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Student newspaper serving Tulane University, Uptown New Orleans

The Tulane Hullabaloo

Student newspaper serving Tulane University, Uptown New Orleans

The Tulane Hullabaloo

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How Tulanians celebrated Lunar New Year 2024

Amid the lively Mardi Gras celebrations — the most wonderful time of the year for many students — some Tulanians prepared for another significant festival: the Lunar New Year.

WHAT IS THE LUNAR NEW YEAR?

Celebrated by over a billion people, the Lunar New Year has different names across Asia. It is known as the Spring Festival in China, and in Vietnam as the Tet Festival. Everywhere, it’s about welcoming spring and starting fresh. 

Families reunite over huge feasts and kids are given lucky red envelopes filled with money. Parades light up with dancing dragons and lions, fireworks explode like crazy and everyone wears new clothes, hoping for a fantastic year ahead. 

TUVA TET FEST

Over a hundred Tulane University students gathered on Friday in the pocket park of the Lavin-Bernick Center to eat Vietnamese food, listen to Vietnamese music and watch the Tulane University Vietnamese Association perform a fan dance.

Rolls, bánh mì sandwiches, dumplings and cơm chiên — Vietnamese fried rice — were served. The group also offered boba tea, Vietnamese strong coffee, Thai tea and a variety of breads and candies for dessert.

Photo by the Tulane University Vietnamese Association

“TUVA Tet Fest has taught me a lot about Vietnamese culture: how they celebrate Lunar New Year, why they have some specialized food and why it is so important to celebrate this festival,” said Mikayla Fairchild, an Oklahoma native. “The free food and fan dance were my favorite parts.”

“The food, honestly, is excellent,” said Loc Huynh, an international graduate student from Vietnam.

“It was a good representation of Vietnamese culture at Tulane. I love the fan dancing part so much that I have applied to be a part, and it is so fun” Peter Pham, a Vietnamese American student from Texas, said. “I feel great that I could contribute to the vibrant diversity at Tulane.” 

By providing the Tulane community a glimpse of Vietnamese culture, TUVA promoted cross-cultural understanding. American students mingled with Vietnamese international students over plates of food. One international student remarked, “I feel less homesick sharing this bit of Vietnam.”

Photo by the Tulane University Vietnamese Association

TCSSA LUNAR NEW YEAR GALA NIGHT 2024
Not only the Vietnamese but also the Chinese cultural club at Tulane — Tulane Chinese Students and Scholars Association — celebrated the Lunar New Year in their own unique way. TCSSA organized the Lunar New Year Gala, a vibrant celebration of Chinese and Asian cultures on Tulane’s campus. The event featured a variety of traditional customs, including music and dance performances, games and, of course, food.

Celebrated one week earlier in McAlister Auditorium, the gala drew the attention of Asian and non-Asian students and professors on campus. The free traditional food and boba signified a full embrace of China’s culinary culture.

Photo by the Tulane University Chinese Students and Scholars Association

“Lunar New Year is a special time of the year for people to reunite with their loved ones, celebrate the goods of the past year and wish for the best luck for the coming year,” Johnson Chi, president of TCSSA, said. “The significance of the Lunar New Year is monumental in Chinese culture, for it’s been long-ingrained into our roots. By giving out red envelopes, visiting relatives and returning to their hometowns, Chinese people can relieve the stress incurred during the year and get a fresh start to the new year.”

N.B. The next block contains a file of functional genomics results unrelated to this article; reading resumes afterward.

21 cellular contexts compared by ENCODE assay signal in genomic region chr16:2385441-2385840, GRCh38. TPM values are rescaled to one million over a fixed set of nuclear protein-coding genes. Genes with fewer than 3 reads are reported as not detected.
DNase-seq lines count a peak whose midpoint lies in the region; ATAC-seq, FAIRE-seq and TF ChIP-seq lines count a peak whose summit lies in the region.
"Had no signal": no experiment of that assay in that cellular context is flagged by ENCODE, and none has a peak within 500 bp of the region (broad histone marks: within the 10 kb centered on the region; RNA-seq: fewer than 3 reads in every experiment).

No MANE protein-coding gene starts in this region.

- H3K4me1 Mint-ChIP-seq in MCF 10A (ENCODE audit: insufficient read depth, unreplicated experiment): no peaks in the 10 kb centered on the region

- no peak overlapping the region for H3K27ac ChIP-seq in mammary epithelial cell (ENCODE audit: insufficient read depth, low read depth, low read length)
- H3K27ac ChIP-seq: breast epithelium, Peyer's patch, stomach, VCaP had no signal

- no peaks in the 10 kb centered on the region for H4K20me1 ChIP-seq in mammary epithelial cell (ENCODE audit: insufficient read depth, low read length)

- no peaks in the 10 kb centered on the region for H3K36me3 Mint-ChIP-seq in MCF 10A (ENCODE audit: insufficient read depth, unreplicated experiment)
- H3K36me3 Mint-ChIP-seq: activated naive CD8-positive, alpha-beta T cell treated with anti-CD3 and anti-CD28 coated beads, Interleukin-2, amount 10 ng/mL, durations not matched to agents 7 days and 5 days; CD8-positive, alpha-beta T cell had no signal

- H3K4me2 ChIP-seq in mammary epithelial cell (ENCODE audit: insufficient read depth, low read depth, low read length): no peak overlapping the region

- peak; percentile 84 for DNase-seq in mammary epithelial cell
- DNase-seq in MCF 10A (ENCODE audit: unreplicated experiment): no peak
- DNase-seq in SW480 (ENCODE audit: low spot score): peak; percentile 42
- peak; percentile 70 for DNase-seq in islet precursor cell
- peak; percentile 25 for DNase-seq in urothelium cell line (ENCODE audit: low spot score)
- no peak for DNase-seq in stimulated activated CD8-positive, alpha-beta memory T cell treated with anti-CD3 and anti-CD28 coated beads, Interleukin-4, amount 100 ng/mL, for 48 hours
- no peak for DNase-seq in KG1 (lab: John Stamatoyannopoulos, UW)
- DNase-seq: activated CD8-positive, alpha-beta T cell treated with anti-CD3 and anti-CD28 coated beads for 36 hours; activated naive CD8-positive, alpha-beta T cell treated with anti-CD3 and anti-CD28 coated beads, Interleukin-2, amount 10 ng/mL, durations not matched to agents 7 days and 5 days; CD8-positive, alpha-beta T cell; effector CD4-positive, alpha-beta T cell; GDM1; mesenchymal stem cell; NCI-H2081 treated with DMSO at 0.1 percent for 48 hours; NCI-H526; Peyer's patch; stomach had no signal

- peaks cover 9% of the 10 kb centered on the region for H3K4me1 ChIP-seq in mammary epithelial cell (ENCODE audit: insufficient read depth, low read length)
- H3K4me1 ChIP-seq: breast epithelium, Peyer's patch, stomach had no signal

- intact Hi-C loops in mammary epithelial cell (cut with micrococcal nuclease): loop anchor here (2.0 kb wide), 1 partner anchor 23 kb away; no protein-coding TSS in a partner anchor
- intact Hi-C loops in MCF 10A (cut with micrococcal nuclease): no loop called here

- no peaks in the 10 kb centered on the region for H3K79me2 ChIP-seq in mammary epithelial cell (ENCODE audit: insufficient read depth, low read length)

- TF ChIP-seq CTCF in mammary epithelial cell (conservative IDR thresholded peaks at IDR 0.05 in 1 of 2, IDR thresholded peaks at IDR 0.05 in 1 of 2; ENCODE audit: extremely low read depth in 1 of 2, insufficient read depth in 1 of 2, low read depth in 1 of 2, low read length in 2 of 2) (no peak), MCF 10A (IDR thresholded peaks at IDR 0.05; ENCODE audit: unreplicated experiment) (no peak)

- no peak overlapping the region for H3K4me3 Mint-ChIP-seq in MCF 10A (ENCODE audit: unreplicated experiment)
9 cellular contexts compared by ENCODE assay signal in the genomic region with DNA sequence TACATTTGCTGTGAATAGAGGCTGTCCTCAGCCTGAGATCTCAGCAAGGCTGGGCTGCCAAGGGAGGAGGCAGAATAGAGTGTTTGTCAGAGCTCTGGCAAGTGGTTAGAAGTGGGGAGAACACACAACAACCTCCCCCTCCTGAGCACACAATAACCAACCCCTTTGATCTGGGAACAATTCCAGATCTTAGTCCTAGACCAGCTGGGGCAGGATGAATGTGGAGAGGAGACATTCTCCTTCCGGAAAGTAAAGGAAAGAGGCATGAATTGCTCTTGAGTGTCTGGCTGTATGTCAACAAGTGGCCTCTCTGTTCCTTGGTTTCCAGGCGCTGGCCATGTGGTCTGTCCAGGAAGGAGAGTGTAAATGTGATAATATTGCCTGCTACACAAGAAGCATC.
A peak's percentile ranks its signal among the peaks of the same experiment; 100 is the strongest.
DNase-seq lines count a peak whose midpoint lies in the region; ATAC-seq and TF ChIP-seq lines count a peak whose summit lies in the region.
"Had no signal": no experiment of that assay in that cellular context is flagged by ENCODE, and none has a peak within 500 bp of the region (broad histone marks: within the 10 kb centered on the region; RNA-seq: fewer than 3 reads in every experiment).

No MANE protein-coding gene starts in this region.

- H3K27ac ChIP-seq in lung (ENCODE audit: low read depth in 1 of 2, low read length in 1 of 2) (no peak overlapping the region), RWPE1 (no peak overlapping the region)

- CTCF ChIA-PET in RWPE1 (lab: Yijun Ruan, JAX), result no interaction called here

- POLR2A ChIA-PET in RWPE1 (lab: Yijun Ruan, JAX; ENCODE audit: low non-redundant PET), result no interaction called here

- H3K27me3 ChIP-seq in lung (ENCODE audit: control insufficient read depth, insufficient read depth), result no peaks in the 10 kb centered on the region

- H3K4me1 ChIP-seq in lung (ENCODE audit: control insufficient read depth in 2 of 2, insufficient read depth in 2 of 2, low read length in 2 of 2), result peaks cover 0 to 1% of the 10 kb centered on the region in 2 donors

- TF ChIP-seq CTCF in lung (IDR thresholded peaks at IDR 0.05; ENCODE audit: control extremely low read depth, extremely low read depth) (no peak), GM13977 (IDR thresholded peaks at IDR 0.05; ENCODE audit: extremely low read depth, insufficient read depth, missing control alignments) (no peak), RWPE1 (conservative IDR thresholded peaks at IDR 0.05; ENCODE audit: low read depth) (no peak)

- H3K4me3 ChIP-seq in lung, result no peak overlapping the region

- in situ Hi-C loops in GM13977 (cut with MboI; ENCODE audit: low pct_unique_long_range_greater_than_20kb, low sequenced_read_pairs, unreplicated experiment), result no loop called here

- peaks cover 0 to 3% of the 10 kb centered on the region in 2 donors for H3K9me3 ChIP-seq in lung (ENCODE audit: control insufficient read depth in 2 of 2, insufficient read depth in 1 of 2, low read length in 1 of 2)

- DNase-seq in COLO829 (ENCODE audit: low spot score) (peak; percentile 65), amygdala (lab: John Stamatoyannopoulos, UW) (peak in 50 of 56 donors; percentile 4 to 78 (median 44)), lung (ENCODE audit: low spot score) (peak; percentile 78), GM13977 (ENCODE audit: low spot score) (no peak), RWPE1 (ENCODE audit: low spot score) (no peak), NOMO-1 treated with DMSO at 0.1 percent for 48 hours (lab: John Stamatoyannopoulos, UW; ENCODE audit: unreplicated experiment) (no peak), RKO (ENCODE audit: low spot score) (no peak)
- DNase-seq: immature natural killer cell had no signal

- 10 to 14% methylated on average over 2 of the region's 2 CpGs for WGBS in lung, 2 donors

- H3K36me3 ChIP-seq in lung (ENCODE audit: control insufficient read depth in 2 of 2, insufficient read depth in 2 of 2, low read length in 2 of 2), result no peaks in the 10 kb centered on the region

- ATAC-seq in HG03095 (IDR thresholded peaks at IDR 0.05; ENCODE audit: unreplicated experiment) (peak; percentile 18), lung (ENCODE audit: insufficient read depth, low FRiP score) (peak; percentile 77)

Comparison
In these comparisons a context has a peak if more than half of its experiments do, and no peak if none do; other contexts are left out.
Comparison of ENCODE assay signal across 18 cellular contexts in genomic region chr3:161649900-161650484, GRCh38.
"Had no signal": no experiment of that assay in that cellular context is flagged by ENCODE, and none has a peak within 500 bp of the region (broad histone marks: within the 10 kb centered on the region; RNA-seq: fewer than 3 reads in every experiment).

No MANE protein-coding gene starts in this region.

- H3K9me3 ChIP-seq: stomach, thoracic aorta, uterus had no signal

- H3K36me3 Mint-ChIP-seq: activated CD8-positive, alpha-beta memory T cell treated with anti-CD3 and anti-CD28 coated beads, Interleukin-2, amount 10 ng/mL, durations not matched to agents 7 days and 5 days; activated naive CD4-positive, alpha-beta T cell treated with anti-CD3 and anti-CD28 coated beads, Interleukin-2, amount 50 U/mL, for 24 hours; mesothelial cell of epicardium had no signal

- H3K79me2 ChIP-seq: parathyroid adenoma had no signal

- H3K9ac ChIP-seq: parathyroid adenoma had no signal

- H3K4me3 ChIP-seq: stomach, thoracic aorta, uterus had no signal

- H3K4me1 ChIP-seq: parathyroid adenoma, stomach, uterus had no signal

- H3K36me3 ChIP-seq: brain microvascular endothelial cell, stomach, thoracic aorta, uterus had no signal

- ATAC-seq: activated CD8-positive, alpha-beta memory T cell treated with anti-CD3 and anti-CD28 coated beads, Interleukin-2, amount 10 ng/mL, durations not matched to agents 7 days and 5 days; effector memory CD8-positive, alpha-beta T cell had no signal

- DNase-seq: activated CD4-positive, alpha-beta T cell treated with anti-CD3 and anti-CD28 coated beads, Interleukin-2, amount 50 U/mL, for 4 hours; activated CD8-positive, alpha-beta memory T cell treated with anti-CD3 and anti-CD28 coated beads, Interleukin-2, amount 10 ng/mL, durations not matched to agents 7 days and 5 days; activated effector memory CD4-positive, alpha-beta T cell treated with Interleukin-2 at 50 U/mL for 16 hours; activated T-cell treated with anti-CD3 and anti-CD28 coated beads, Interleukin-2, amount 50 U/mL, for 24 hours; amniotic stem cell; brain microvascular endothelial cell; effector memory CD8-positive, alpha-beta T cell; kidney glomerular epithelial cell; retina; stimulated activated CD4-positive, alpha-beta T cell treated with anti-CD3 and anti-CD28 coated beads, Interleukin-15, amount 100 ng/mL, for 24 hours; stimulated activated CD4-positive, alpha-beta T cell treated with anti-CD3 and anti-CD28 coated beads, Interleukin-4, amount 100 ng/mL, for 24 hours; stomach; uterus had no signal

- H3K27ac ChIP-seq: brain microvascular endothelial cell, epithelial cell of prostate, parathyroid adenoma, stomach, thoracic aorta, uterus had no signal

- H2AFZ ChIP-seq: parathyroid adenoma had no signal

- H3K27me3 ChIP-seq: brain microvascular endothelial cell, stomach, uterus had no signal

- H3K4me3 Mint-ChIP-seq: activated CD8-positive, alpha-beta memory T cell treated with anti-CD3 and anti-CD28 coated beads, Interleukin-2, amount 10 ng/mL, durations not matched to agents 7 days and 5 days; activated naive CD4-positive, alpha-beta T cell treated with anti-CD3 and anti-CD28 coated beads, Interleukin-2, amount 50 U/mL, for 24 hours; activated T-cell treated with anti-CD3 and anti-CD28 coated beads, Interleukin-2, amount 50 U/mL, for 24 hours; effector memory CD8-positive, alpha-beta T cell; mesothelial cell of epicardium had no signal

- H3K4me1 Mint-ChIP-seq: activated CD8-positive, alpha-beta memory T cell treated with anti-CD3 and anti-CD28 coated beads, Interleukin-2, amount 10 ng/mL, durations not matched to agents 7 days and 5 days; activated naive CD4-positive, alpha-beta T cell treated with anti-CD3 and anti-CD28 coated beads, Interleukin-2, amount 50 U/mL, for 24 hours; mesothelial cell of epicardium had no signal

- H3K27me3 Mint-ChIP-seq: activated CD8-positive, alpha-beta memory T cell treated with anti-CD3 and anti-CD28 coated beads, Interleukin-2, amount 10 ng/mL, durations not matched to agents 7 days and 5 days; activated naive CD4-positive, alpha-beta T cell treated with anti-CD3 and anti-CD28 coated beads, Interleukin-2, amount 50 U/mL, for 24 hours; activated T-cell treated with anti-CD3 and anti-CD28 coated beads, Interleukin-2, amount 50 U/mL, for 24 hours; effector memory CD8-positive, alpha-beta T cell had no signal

The auditorium was decorated with red lantern banners and other Lunar New Year decorations to ring in the year of the Dragon. Before the show, attendees enjoyed various traditional Chinese snacks and appetizers, including dumplings, spring rolls and a type of cake called nian gao. A boba tea station with milk tea and fruit flavors was also popular.

“I believe that our Gala succeeded in achieving this goal because many non-Chinese audiences found the traditional Chinese performances and their culture fascinating,” Chi said.

Photo by the Tulane University Chinese Students and Scholars Association

CENTER FOR GLOBAL EDUCATION

While TCSSA and TUVA specifically represented Chinese and Vietnamese traditions, the Global Cafe event provided a pan-Asian perspective.

Photo by the Tulane University Center of Global Education

On Feb. 6, TCSSA and TUVA were invited to a table at the Global Cafe to inform Tulanians about the traditions of China and Vietnam when celebrating the Lunar New Year. Although both celebrate the same festival, the two countries still have unique aspects.

The Lunar New Year customs shared on campus remind us that culture connects people across borders. As students immersed themselves in Asian traditions, they gained insight into new perspectives. The community celebrated how our diversity makes us stronger when we take the time to learn from one another. 

Photo by the Tulane University Center of Global Education

Happy Lunar New Year! Here is a great traditional, though creative, wish:

Chúc năm mới đau đầu vì nhà giàu. Mệt mỏi vì học giỏi. Buồn phiền vì nhiều tiền. Ngang trái vì xinh gái. Mệt mỏi vì đẹp trai. Và mất ngủ vì không có đối thủ.

May the new year give you headaches from being rich. May you be tired from studying well. May you be troubled by having too much money. May you be heartbroken for being too beautiful. May you be exhausted from being too handsome. And may you lose sleep from having no competitors.

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